Structural bias in AI models
Twitter recently came under fire due to structural bias in their cropping algorithm used to crop photos for the Twitter feed. Twitter optimizes the cropping of images displayed on the feed so that what the thumbnail version of a photo is assumed to be the most interesting part of the picture. Unfortunately, the algorithm seemed to focus on white faces over black faces consistently when executing the cropping. This consistent choice shows that there was bias built into the algorithm that Twitter had not yet addressed.
This is not the first time we’ve seen bias reflected in AI model outcomes, but in this instance the situation was a bit different than usual. The cropping algorithm was not based on a facial recognition algorithm, but rather Twitter was using a saliency prediction algorithm.
In short, saliency prediction is a model that predicts where on an image, your eyes will fixate. A saliency model will create a saliency map, which is a grey-scale pixel map of an image that shows the original image’s visual attention attributes. The “interesting” areas of an image will appear lighter on the scale, and the less “interesting” areas will appear darker. Saliency mapping and prediction are useful across many diverse applications, including robotics for object detection and customer attention marketing.
Now, back to the Twitter dilemma. This isn’t a case of the training data not representing the population or the presence of bias. Instead, the bias here was a byproduct of engineering, making it a structural and systemic issue. It’s clear this system wasn’t intended to be biased, but when nobody verified it for bias, it continues to perpetuate the issue, and that is a problem that needs to be addressed.
A key concern is that this kind of structural bias may show up in the results of other algorithms and approaches that we have not yet caught. This issue highlights the importance of testing and monitoring the inputs and outputs of the various models we put into production.
No easy fixes
A major challenge with this structural bias is that there is no quick fix.
Twitter has decided to update how it crops the photos uploaded to the Twitter feed, mainly moving away from auto-cropping. It’s good to give the user back some control over the cropping, but it also shows that teaching the ML algorithm to be unbiased is a larger problem to be solved. It’s true that AI is not always the right choice, and in this situation, the fix of an ML problem was to remove it and let humans do the job.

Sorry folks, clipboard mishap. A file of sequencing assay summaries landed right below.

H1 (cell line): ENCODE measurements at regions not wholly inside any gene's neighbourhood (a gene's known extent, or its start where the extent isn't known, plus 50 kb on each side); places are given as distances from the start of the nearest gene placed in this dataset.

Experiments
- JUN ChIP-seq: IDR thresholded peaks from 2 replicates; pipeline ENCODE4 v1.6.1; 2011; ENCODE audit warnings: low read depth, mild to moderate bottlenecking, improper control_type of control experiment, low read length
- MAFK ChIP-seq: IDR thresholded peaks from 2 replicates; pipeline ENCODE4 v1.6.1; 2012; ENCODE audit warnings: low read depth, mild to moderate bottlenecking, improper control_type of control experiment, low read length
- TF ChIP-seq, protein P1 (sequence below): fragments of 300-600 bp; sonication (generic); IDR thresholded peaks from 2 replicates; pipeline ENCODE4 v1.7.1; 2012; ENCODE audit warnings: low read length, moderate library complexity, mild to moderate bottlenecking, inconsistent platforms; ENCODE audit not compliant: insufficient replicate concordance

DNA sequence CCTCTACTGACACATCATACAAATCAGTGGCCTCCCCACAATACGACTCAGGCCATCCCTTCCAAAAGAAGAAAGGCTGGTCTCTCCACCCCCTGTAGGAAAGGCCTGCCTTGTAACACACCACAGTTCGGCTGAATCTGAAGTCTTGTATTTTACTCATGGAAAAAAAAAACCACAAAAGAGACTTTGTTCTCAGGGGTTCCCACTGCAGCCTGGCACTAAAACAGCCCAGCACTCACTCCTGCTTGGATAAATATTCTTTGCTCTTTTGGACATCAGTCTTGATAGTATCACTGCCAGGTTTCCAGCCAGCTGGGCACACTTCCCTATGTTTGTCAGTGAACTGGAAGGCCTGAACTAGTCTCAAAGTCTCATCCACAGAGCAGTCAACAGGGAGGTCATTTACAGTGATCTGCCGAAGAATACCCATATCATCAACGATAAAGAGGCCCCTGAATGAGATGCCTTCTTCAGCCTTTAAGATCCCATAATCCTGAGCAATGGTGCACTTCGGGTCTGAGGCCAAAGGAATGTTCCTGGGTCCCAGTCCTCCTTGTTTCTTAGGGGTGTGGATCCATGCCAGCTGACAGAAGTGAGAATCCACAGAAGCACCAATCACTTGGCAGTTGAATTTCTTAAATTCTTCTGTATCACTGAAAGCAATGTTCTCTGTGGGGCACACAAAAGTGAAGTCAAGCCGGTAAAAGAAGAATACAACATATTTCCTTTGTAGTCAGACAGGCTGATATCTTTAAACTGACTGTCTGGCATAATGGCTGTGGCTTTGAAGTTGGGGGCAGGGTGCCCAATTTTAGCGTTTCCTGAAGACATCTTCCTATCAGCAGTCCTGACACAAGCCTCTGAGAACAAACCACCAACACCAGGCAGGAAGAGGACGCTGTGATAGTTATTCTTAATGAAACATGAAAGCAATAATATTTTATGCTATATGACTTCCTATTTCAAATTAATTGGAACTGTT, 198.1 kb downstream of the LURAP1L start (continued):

It is always important to weigh the decision to implement AI solutions. It is essential to ensure that the technology implemented is ready and that the task isn’t better off in humans’ hands until it is up to par with the standards we expect. At 2021.AI, Impact Assessments are one way we apply more human oversight into the AI model process to help structure a process in which the expectations, implications, and potential outcomes are weighed during the development and deployment of an AI algorithm.
For more on how 2021.AI fights bias in AI algorithms read our last blog on Disparate Impacts
As with much bias that shows through in AI applications, it seems as if this Twitter mistake was unintentional and goes to show that we need to be aware of bias throughout the entire lifecycle of model development and deployment. It is easy to blame biased outcomes on biased data, but it is also important to understand how algorithms might also perpetuate bias.
About the author
PRODUCT MANAGER, 2021.AI
Yina is a Product Manager at 2021.AI working to bring Responsible AI to every enterprise. She has experience working with AI platforms and investing in early-stage startups. Yina is also the author of the newsletter, The Big Y, where she focuses on interesting and relevant AI topics.
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